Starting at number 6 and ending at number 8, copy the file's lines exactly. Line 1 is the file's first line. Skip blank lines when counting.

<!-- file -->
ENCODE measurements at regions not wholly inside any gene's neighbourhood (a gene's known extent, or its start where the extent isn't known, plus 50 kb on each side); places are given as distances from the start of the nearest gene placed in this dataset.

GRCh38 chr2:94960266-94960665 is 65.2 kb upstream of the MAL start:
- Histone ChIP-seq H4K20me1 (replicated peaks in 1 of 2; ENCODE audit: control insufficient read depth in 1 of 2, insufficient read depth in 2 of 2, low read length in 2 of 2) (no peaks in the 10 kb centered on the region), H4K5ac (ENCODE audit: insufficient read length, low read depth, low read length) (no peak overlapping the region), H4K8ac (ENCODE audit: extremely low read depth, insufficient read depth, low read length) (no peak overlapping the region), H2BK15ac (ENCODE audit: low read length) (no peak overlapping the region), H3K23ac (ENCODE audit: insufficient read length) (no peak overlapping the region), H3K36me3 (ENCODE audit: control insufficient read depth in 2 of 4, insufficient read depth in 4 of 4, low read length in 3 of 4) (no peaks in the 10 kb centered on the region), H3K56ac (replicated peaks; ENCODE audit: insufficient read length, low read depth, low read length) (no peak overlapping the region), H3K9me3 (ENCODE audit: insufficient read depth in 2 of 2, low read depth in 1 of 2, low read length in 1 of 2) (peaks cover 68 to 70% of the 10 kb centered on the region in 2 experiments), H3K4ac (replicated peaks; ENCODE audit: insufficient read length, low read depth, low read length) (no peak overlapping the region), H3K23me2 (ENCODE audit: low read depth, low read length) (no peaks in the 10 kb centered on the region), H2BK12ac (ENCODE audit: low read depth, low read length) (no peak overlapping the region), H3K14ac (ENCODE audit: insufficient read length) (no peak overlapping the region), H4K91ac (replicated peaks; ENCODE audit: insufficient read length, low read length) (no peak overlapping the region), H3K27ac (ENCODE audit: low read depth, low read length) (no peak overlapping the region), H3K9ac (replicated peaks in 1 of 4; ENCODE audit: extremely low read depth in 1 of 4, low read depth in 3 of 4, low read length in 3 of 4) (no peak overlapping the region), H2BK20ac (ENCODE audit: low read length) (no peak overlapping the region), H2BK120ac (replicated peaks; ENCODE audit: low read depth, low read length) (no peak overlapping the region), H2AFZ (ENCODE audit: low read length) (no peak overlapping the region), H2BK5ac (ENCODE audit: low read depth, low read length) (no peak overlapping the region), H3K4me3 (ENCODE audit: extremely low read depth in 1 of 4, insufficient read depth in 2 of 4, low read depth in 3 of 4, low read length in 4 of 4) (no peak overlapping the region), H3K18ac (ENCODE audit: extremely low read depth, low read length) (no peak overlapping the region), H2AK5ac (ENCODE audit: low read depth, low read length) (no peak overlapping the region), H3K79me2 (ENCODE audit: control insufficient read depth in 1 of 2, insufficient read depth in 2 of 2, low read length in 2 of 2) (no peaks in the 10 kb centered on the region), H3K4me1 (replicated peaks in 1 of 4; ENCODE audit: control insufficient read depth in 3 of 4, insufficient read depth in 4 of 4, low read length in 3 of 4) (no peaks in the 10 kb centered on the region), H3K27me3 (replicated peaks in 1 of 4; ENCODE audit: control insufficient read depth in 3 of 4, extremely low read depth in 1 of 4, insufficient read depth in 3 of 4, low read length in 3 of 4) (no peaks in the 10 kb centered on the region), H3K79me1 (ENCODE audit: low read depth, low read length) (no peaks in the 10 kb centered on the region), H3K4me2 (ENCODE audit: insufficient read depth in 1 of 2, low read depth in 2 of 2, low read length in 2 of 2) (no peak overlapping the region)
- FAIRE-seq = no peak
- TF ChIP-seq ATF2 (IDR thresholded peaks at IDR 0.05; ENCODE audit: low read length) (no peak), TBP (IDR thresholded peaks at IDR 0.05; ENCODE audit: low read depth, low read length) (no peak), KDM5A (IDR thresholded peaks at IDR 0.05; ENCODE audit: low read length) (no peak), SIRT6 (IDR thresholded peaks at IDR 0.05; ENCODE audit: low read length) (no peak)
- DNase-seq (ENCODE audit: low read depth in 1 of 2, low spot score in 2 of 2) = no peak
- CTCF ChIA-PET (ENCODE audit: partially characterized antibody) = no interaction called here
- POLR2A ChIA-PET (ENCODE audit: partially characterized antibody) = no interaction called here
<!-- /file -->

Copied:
- DNase-seq (ENCODE audit: low read depth in 1 of 2, low spot score in 2 of 2) = no peak
- CTCF ChIA-PET (ENCODE audit: partially characterized antibody) = no interaction called here
- POLR2A ChIA-PET (ENCODE audit: partially characterized antibody) = no interaction called here